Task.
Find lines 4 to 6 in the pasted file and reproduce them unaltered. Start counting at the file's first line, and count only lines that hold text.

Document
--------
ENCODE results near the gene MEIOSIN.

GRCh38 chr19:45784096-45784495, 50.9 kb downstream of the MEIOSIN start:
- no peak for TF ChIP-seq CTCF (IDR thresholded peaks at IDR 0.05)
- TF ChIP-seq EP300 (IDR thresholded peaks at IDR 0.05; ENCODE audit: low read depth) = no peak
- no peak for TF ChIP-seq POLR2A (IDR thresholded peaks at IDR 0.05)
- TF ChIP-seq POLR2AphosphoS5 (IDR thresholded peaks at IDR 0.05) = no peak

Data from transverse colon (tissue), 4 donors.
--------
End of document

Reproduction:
- TF ChIP-seq EP300 (IDR thresholded peaks at IDR 0.05; ENCODE audit: low read depth) = no peak
- no peak for TF ChIP-seq POLR2A (IDR thresholded peaks at IDR 0.05)
- TF ChIP-seq POLR2AphosphoS5 (IDR thresholded peaks at IDR 0.05) = no peak